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Professional Development Manager Briana Edwards On The Meaning Of Pride

BY: Trevor News
The Meaning of Pride with Briana Edwards

Content Warning: This story explores anti-trans violence. For support, our trained crisis counselors are available 24/7 at 1-866-488-7386, via chat, or by texting START to 678-678.

Pride is no simple celebration; LGBTQ pride is a complex concept that means something different to everyone, shape-shifting to reflect a person’s unique lived experiences. The month of Pride, June, also holds another significant holiday: Juneteenth, or Freedom Day, the celebration of the emancipation of enslaved Black Americans. Briana Edwards (she/her), Professional Development Manager at The Trevor Project, finds this particular intersection of celebrations provides her a moment to celebrate her past, present, and future as a Queer, biracial, Black woman.

“I’ve been Black and Queer my entire life,” Briana explains, “even if I didn’t completely understand what that meant. During the first year of graduate school, I took a course that explored historically marginalized groups. I did not need the course to showcase the oppression I experience daily; however, the ability to articulate what I was going through created a sense of representation and relief. At each turn, the course gave me the lens to understand how Black women experience a particular kind of oppression and discrimination; furthermore, devaluing our work and place in society.”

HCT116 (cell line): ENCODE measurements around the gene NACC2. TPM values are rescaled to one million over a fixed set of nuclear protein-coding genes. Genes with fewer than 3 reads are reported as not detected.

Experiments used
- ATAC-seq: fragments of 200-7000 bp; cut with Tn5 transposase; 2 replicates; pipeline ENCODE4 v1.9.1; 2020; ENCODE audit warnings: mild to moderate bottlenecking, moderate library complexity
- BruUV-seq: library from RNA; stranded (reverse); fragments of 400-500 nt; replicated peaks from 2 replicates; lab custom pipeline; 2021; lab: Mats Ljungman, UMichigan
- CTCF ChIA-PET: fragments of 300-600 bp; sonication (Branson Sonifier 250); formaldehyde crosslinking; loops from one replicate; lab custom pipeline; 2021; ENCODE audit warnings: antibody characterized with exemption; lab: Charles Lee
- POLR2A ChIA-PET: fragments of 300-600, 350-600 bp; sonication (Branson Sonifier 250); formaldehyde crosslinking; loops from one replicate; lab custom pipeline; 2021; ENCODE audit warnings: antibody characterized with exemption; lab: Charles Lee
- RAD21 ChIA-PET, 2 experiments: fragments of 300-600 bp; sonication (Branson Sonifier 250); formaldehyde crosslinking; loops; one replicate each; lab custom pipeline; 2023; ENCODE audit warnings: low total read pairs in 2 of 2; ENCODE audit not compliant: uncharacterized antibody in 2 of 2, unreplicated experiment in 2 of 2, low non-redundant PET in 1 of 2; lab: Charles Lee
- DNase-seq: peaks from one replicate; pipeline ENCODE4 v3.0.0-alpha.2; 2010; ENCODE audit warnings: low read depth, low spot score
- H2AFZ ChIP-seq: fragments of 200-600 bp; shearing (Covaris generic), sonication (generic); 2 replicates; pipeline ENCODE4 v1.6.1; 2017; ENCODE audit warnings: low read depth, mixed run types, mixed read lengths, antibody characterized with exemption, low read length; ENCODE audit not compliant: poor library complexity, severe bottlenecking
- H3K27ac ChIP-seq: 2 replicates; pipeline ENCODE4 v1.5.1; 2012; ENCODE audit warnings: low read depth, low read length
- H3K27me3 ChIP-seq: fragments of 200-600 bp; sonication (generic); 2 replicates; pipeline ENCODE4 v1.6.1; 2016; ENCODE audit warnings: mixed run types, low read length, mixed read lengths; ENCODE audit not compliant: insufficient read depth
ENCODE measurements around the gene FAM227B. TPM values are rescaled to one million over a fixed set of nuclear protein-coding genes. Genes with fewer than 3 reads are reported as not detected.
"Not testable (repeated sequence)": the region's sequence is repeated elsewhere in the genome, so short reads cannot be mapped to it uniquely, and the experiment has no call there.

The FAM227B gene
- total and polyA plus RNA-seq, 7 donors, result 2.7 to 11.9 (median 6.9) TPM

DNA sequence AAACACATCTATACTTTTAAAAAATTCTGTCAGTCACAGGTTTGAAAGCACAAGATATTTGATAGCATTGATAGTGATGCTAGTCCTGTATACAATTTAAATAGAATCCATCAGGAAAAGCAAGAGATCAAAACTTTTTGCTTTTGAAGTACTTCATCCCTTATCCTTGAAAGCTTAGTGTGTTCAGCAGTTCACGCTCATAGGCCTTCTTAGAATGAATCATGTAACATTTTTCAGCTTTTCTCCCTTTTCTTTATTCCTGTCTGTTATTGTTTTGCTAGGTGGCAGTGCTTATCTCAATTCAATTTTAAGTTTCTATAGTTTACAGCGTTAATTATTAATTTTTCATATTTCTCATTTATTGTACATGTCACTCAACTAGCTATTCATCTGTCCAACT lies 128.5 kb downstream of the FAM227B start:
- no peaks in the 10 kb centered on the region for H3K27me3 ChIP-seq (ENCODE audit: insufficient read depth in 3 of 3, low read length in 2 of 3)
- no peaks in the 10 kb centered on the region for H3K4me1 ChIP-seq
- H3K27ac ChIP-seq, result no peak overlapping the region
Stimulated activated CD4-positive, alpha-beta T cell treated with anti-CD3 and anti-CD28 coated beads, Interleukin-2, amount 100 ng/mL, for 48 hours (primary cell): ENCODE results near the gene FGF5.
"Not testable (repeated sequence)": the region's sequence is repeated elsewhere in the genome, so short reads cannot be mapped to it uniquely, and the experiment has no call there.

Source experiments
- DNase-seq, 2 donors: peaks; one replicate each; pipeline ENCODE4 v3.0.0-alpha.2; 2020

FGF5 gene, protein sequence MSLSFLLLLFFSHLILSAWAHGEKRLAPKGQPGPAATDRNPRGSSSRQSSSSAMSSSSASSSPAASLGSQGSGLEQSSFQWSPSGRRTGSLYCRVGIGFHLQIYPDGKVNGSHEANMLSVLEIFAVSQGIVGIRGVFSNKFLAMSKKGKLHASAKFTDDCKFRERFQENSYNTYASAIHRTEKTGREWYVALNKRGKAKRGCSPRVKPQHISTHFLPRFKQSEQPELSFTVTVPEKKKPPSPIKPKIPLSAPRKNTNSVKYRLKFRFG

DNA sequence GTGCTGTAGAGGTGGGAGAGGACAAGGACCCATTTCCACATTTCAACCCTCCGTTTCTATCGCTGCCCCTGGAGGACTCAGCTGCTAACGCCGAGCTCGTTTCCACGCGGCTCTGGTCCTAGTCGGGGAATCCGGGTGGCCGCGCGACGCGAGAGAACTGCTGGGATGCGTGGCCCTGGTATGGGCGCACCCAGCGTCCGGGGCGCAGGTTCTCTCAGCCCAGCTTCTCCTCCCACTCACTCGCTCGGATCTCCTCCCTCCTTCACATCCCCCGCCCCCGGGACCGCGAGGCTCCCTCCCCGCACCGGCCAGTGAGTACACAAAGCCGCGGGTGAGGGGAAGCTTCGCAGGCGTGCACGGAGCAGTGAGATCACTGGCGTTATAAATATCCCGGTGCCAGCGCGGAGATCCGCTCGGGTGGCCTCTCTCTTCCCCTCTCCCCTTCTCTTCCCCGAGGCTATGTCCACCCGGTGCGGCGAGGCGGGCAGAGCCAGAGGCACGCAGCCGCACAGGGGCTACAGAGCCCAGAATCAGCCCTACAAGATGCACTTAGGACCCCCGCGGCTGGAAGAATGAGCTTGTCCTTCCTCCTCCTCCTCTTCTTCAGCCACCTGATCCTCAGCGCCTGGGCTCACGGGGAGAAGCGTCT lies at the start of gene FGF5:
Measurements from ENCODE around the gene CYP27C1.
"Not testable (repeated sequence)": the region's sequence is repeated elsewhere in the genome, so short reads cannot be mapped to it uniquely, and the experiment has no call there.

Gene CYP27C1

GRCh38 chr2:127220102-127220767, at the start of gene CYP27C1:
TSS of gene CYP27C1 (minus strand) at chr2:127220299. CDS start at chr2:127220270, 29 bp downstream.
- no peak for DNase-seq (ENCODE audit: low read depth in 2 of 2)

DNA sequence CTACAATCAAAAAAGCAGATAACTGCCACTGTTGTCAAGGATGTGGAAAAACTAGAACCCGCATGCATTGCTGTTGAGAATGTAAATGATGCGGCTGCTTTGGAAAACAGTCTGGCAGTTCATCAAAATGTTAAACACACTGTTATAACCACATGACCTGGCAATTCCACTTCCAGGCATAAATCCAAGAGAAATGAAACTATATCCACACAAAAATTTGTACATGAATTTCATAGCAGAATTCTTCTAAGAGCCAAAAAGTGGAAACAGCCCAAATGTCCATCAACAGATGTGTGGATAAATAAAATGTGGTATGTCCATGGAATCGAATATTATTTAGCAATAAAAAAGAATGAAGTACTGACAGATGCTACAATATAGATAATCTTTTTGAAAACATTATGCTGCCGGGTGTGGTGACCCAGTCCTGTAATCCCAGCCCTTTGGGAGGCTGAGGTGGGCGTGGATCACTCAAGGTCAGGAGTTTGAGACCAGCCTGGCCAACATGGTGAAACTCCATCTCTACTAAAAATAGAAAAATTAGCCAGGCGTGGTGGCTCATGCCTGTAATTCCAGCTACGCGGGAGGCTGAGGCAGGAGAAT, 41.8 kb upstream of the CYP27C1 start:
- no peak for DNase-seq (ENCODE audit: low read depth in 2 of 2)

Briana continues: “As a Black Queer woman, I further recognized those who came before me to pave a way for me. One of the more underreported trends in the LGBTQ community is the high rate at which trans people, specifically Black trans women, are murdered. Many of those numbers do not account for unreported and misreported murders, or trans people who have unexpectedly died under suspicious circumstances, but whose deaths have not been determined to be homicide.”

The Trevor Project research has helped to uncover both the unique mental health outcomes of LGBTQ Black young people, and the factors that cause the challenges they face. Still, the need for resources and research that specifically addresses the safety and lives of Black LGBTQ young people continues to be great. Briana has this to say: “I want better and I demand better. Education never stops and it’s important to acknowledge that we do not know everything. Unlearning what we thought ‘had to be a certain way’ is crucial in changing our core.”

“Black lives matter. Black LGBTQ lives matter. Black Trans lives matter. During such a violent, brutal time in American history, I encourage everyone to take the steps to educate themselves, be active in allyship, and to encourage those around them to do the same. Don’t let your fear or ignorance of the unknown and biases cloud your understanding.”

Sue Cardenas-Soto is a Copywriter at The Trevor Project, the world’s largest suicide prevention and mental health organization for lesbian, gay, bisexual, transgender, queer & questioning (LGBTQ) young people. If you or someone you know is feeling hopeless or suicidal, our trained crisis counselors are available 24/7 at 1-866-488-7386 via chat, or by texting START to 678-678.

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